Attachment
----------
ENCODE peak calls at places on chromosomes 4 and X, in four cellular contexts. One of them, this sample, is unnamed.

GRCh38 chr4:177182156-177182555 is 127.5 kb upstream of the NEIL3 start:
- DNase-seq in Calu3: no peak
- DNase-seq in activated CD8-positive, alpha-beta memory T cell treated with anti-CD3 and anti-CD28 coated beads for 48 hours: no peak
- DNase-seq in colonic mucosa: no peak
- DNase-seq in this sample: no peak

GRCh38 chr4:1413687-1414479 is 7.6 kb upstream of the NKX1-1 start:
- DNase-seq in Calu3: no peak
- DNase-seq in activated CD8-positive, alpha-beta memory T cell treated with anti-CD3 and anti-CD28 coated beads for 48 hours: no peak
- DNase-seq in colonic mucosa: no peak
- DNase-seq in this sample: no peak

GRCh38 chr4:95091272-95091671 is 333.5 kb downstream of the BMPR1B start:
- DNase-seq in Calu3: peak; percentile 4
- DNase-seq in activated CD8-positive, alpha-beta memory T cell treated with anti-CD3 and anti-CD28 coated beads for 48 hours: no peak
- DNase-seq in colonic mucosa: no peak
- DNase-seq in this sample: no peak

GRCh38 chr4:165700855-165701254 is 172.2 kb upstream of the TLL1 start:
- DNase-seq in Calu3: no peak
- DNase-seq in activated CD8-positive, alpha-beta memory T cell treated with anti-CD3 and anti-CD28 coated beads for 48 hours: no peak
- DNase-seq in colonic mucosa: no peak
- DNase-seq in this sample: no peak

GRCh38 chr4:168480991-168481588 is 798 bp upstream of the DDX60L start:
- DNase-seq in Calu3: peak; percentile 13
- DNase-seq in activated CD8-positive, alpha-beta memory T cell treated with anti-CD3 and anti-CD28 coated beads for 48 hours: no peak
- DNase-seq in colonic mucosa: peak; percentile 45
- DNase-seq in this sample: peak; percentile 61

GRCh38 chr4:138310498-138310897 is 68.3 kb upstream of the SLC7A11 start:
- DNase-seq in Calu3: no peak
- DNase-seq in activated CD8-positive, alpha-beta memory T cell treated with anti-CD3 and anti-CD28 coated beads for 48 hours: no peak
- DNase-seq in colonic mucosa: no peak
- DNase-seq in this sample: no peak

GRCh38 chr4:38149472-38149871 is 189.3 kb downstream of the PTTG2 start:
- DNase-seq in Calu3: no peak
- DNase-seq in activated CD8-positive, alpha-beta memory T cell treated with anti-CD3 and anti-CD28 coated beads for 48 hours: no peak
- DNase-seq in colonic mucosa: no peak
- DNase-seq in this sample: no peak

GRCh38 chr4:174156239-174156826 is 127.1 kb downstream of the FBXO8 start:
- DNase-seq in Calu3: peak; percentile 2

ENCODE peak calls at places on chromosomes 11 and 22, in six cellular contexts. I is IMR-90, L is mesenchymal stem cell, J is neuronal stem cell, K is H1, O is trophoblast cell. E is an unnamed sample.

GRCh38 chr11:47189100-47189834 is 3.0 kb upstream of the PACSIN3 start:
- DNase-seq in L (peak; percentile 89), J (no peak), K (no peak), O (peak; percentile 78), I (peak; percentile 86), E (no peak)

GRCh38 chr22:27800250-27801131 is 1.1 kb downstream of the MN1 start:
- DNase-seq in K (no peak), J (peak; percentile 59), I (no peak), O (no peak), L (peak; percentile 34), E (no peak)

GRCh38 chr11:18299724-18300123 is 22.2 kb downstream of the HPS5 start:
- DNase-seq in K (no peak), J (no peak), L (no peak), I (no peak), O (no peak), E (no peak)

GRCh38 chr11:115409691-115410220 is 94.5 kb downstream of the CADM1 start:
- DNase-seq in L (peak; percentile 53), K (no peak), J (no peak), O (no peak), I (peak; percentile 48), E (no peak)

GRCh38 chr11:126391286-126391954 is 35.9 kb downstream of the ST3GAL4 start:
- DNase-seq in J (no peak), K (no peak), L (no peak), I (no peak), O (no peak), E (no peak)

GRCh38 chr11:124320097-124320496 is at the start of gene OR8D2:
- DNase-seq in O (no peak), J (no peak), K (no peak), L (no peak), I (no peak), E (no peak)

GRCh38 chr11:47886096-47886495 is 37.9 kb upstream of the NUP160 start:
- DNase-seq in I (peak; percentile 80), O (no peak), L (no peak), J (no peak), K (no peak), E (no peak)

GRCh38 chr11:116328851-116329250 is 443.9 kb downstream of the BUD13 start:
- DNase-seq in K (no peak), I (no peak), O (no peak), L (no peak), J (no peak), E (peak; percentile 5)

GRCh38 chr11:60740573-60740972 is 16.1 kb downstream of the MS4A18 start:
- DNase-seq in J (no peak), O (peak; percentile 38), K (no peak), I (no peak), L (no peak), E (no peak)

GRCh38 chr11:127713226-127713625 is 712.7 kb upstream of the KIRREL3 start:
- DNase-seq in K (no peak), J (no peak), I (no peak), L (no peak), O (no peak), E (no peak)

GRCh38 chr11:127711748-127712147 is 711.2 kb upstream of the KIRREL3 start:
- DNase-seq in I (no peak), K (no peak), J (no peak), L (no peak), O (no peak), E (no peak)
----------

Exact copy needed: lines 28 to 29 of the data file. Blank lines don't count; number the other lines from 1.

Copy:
- DNase-seq in Calu3: no peak
- DNase-seq in activated CD8-positive, alpha-beta memory T cell treated with anti-CD3 and anti-CD28 coated beads for 48 hours: no peak